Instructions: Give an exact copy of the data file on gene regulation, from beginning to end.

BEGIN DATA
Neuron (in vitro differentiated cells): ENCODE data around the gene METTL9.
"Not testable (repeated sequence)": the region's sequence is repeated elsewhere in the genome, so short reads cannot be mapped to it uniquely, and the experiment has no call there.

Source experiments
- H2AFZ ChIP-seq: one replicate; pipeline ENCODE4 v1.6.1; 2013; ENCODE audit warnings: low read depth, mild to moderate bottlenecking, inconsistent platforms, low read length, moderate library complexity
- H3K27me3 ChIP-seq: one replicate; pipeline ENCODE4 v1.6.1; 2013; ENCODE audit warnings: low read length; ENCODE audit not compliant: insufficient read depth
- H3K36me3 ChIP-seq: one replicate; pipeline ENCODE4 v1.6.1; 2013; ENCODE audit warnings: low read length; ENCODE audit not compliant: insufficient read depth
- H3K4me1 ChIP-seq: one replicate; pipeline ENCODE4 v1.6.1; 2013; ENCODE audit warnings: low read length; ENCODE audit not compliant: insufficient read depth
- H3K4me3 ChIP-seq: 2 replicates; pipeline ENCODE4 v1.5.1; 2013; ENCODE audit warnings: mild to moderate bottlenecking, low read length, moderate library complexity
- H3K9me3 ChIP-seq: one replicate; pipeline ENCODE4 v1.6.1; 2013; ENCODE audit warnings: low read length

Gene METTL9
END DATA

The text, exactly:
Neuron (in vitro differentiated cells): ENCODE data around the gene METTL9.
"Not testable (repeated sequence)": the region's sequence is repeated elsewhere in the genome, so short reads cannot be mapped to it uniquely, and the experiment has no call there.

Source experiments
- H2AFZ ChIP-seq: one replicate; pipeline ENCODE4 v1.6.1; 2013; ENCODE audit warnings: low read depth, mild to moderate bottlenecking, inconsistent platforms, low read length, moderate library complexity
- H3K27me3 ChIP-seq: one replicate; pipeline ENCODE4 v1.6.1; 2013; ENCODE audit warnings: low read length; ENCODE audit not compliant: insufficient read depth
- H3K36me3 ChIP-seq: one replicate; pipeline ENCODE4 v1.6.1; 2013; ENCODE audit warnings: low read length; ENCODE audit not compliant: insufficient read depth
- H3K4me1 ChIP-seq: one replicate; pipeline ENCODE4 v1.6.1; 2013; ENCODE audit warnings: low read length; ENCODE audit not compliant: insufficient read depth
- H3K4me3 ChIP-seq: 2 replicates; pipeline ENCODE4 v1.5.1; 2013; ENCODE audit warnings: mild to moderate bottlenecking, low read length, moderate library complexity
- H3K9me3 ChIP-seq: one replicate; pipeline ENCODE4 v1.6.1; 2013; ENCODE audit warnings: low read length

Gene METTL9